Sharks are among the oldest species on the planet. The oldest sharks lived over 420 million years ago. This was before most land animals existed. They were alive during the time of the dinosaurs (large extinct reptiles) and outlived them. The oldest prehistoric sharks would look very different to today’s sharks. However, for the last 70 million years they have remained largely unchanged. African waters hold some of the most famous and deadly sharks to have ever existed.
Also known as bull sharks, these are one of the most aggressive living sharks. Generally a solitary hunter, they primarily eat bony fish and smaller sharks. Zambezi sharks are one of the only sharks to be diadromous. This means they can live in both freshwater rivers and the salty ocean. This is partly because zambezi sharks can regulate the amount of salt in their body by controlling its release by their organs. Salt is more likely to be released from the body in freshwater as there is less salt in the water.
If you spot a zambezi shark in a river, it will likely be young or pregnant. Infants need time to develop this tolerance to salty water. When they are ready to mate they will migrate (move) to the sea. Pregnant zambezi sharks return to rivers to give the intolerant babies a better chance at survival. Rivers are also safer as there are fewer predators.
Zambezi sharks in the sea prefer shallow coastal waters. This is where they hunt. Remember to keep an eye out for these sharks here and in rivers, as they are one of the top four most dangerous sharks.
GREAT WHITE SHARKS
Great White sharks are listed as the most dangerous shark to humans. They are found in large groups around Dyer Island and Seal Island in South Africa. Great Whites have been in African waters for 16 million years.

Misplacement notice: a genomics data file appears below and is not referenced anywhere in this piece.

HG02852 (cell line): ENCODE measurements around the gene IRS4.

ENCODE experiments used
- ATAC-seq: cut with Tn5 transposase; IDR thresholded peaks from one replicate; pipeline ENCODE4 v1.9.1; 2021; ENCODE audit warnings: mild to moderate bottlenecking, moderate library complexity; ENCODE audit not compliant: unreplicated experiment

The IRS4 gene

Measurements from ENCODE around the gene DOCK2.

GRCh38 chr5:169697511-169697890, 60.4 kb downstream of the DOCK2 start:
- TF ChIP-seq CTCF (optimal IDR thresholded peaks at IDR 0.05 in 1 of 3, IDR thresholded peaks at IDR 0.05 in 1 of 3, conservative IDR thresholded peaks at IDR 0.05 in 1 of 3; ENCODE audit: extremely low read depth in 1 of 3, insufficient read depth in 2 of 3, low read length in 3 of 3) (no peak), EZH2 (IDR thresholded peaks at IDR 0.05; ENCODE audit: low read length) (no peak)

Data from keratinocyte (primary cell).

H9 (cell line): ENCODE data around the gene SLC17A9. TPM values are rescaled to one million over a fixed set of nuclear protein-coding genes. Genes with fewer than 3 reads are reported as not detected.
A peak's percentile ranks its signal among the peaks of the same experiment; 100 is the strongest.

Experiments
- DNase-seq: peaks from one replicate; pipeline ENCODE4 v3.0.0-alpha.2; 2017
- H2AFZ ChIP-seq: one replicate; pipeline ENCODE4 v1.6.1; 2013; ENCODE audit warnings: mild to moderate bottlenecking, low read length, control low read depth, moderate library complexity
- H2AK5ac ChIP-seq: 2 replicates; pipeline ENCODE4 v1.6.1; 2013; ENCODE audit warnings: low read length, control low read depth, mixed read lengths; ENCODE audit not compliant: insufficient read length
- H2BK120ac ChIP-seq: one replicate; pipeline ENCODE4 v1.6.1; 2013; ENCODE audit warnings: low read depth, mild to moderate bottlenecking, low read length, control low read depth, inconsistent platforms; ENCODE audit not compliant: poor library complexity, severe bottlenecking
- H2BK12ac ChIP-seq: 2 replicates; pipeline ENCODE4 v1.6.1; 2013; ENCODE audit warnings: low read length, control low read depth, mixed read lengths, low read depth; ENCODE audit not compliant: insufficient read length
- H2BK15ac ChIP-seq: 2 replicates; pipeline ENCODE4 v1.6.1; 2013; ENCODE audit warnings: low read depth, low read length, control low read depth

Great Whites are known for their unusually long migrations. One African shark swam to Australia and back in under nine months. This was likely due to seasonal hunting or mating. Resistant and powerful, these sharks can grow over 6 meters long.
Many people know great whites for shark attacks on humans. There is a mistaken belief that sharks deliberately hunt people. Most shark attacks are cases of mistaken identity, as sharks attack from below. This means that sharks confuse swimmers for seals, their main prey. Shark attacks mainly occur at sunrise and sunset, as this is when great whites hunt. To be safe, avoid the ocean at these times.
Other dangerous African ocean sharks include tiger sharks and oceanic whitetips. These four sharks mentioned make up the four most dangerous sharks to humans. Oceanic Whitetips engage in ‘feeding frenzies’. This meant that following a shipwreck in 1945 in Africa waters, 1000 of its passengers were killed by these sharks. Most other African sharks are not dangerous to humans. The whale shark, despite being the largest shark, only eats plankton. These are tiny sea creatures.
The megalodon is an extinct prehistoric gigantic shark. It lived from around 23 to 2.6 million years ago. Although scientists debate whether it was a direct ancestor to great white sharks, it would have looked similar to them. We know this because of megadolon fossils (bones) and teeth.
It was much larger than a modern great white, reaching up to 17 meters. This gigantic shark preyed on large animals such as whales.
THREATS TO SHARKS
Although sharks are the world’s most powerful water-based predators, many are endangered because of humans. They have lived millions of years, but due to over-fishing and ocean habitat destruction sharks may soon die out.
Shark finning is the practice of removing fins from sharks, for foods like shark fin soup. The practice has increased since 1997. Although eaten, shark fins have very few nutrients. This means there are little benefits to eating shark fins. All four living sharks we have discussed are killed for their fins, and are endangered.
Sharks are also killed for fun, or because they are seen as a threat. In reality, around 5 people are killed by sharks per year worldwide. This is much less than the 22 killed by cows. To prevent any possible threat, avoid splashing or wearing bright colours that will attract hungry sharks. Also avoid wearing metal jewellery, as when light reflects off of the metal, sharks may mistake it for fish scales.